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href="https://philadelphia.cbslocal.com/2019/07/19/ruling-keeps-alive-mumia-abu-jamals-lawsuit-over-hepatitis-drugs/">https://philadelphia.cbslocal.com/2019/07/19/ruling-keeps-alive-mumia-abu-jamals-lawsuit-over-hepatitis-drugs/</a></font>
        <h1 class="reader-title">Ruling Keeps Alive Mumia Abu-Jamal's
          Lawsuit Over Hepatitis Drugs</h1>
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          <div class="reader-estimated-time">July 19, 2019<br>
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                    <p>HARRISBURG, Pa. (AP) — A federal appeals court on
                      Friday kept alive a lawsuit brought by Mumia
                      Abu-Jamal, who was convicted in the killing a
                      Philadelphia police officer in 1981, that alleges
                      his rights were violated when he was denied
                      hepatitis C drugs. The 3rd U.S. Circuit Court of
                      Appeals upheld a lower-court decision that
                      Corrections Department employees were not immune
                      to being sued over their decisions regarding
                      Abu-Jamal.</p>
                    <p>Abu-Jamal, 65, who is serving a life sentence in
                      the Pennsylvania prison system, says the initial
                      denial of treating him with two anti-hepatitis
                      drugs violated his constitutional right to be free
                      from cruel and unusual punishment.</p>
                    <p>He previously won a court order that required the
                      prison system to provide the drugs.</p>
                    <p>His lawyer, Bret Grote, said Friday that the
                      treatment was successful.</p>
                    <p><a
href="https://philadelphia.cbslocal.com/2019/04/17/mumia-abu-jamal-appeals-hearing-philadelphia-police-officer-daniel-faulkner-larry-krasner/"><strong>Mumia
                          Abu-Jamal Gets New Hearing In Death Of
                          Philadelphia Police Officer After District
                          Attorney Drops Opposition</strong></a></p>
                    <p>A Wolf administration spokesman said the newly
                      issued opinion was under review and noted the
                      decision did not conclude the litigation.</p>
                    <p>On Friday, the three-judge federal panel ruled
                      there are sufficient grounds at this point to
                      support his claim that he was denied appropriate
                      treatment for a nonmedical reason — its high cost.</p>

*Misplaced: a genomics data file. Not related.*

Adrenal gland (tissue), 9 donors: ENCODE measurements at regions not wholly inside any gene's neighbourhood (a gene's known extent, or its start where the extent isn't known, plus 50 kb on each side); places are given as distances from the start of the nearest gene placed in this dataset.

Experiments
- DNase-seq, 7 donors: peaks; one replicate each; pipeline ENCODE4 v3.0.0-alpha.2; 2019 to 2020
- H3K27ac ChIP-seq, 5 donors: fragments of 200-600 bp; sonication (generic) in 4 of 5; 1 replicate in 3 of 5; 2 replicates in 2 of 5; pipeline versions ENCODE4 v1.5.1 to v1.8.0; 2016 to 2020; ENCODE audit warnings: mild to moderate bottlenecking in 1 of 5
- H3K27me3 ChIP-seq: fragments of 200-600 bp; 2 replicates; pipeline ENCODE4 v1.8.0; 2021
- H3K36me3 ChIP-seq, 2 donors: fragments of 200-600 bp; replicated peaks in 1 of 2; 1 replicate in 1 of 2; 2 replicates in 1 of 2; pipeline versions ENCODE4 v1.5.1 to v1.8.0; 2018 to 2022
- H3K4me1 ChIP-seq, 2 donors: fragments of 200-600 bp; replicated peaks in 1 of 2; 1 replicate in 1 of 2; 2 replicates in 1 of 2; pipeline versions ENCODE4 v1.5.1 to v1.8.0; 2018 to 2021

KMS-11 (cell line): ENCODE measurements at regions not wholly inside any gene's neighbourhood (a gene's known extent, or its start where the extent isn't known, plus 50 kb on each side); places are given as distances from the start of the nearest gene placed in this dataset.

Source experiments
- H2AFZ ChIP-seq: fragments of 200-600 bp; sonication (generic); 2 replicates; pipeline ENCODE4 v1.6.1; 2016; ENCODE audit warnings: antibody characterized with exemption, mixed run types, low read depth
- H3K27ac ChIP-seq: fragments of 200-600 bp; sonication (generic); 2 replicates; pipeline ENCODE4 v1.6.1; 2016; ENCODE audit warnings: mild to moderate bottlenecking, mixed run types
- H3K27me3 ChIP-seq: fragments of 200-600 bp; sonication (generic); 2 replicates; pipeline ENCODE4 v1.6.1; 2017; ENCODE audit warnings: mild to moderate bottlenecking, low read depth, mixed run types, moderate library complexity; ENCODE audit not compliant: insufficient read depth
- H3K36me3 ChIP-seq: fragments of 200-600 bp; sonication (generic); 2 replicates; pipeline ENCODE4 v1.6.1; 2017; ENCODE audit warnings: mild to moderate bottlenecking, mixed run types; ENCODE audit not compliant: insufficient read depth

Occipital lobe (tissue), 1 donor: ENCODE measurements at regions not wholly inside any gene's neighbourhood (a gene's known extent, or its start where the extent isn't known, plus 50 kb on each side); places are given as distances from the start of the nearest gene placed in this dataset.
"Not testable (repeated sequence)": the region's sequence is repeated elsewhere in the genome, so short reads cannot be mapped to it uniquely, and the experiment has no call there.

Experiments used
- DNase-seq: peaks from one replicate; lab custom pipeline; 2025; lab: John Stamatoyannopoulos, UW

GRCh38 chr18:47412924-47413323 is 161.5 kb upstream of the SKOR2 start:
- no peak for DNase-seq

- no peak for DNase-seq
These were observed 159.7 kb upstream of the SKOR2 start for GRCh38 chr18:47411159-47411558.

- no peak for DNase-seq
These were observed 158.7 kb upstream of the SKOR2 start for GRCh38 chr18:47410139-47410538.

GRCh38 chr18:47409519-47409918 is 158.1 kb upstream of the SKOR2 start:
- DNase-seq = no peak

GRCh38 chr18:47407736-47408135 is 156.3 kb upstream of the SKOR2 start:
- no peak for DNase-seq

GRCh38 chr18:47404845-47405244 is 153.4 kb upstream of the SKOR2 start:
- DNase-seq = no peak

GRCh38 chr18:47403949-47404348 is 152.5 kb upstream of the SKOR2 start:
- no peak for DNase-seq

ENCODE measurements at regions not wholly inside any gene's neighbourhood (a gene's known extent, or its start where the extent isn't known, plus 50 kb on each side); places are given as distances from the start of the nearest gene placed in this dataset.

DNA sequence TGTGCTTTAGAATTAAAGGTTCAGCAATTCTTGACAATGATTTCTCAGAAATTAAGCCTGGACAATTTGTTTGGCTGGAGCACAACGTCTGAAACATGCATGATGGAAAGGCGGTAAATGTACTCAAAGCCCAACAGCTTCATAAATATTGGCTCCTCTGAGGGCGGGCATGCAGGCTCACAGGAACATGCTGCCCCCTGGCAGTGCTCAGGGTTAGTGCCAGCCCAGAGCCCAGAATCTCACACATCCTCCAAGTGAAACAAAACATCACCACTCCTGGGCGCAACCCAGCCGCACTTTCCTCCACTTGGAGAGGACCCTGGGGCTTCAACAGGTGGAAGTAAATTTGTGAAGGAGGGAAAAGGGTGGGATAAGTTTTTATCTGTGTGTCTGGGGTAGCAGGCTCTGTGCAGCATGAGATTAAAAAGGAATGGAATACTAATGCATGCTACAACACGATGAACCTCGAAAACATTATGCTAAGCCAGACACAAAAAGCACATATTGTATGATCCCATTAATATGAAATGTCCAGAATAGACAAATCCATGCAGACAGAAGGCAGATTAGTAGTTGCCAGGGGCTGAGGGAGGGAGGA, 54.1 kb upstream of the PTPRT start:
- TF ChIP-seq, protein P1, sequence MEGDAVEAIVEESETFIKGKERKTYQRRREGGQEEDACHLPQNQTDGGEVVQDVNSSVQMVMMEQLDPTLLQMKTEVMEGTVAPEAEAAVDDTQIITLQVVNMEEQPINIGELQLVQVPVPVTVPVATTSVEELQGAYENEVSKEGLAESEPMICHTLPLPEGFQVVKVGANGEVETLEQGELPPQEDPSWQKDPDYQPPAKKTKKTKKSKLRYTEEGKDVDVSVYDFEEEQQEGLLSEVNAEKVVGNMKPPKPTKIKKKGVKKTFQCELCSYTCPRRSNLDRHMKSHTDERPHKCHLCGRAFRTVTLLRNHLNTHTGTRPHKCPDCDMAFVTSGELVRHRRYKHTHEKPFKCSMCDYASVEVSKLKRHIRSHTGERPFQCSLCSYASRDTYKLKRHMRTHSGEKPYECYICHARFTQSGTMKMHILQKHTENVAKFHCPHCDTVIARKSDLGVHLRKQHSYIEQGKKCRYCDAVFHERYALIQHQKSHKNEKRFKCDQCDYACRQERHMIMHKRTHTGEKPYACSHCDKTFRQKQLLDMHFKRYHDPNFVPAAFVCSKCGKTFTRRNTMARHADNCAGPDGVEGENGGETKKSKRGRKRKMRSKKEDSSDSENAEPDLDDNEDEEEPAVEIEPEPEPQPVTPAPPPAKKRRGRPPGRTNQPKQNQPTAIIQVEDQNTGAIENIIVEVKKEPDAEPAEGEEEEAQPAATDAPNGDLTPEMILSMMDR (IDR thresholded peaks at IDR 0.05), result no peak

<p>“Our ruling here should not be read to rule out
                      the possibility that the department defendants
                      may, at a future stage of the litigation, be able
                      to establish either a lack of medical consensus at
                      relevant points as to the appropriate procedures
                      surrounding hepatitis C treatment or that there
                      were ‘medical reasons’ for adherence to the
                      protocol,” wrote Judge Patty Shwartz.</p>
                    <p>In November, the Corrections Department announced
                      it was moving to settle a separate lawsuit by
                      providing a prescription drug treatment regimen
                      for prisoners who suffer from chronic hepatitis C
                      infections.</p>
                    <p>That deal called for the state to provide
                      direct-acting anti-viral drugs, giving priority to
                      those with the most serious conditions. The
                      department said last year the average per-patient
                      treatment cost was about $20,000.</p>
                    <p>Abu-Jamal, an inmate at the State Correctional
                      Institute-Mahanoy, is a former Black Panther
                      convicted of the slaying of Officer Daniel
                      Faulkner, who had just pulled over Abu-Jamal’s
                      brother.</p>
                    <p>Abu-Jamal spent most of his decades behind bars
                      on death row before his sentence was reduced in
                      2011 to life without parole. He was
                      recently granted a new appeals hearing.</p>
                    <p>He tested positive in 2012 for the hepatitis C
                      antibody, and three years later was rushed to a
                      hospital twice in three months, Shwartz wrote. He
                      repeatedly asked to be treated with two anti-viral
                      drugs, but a prison system committee rejected his
                      request.</p>
                    <p>Abu-Jamal sued in May 2015, and a federal judge
                      ordered him to be treated with the two drugs. The
                      latest appeals court decision concerns a lawsuit
                      he filed in 2017 that alleges violation of his 8th
                      Amendment protection from cruel and unusual
                      punishment.</p>
                    <p>A trial date has not been scheduled.</p>
                    <p><em>(©Copyright 2019 by The Associated Press. All
                        Rights Reserved.)</em></p>
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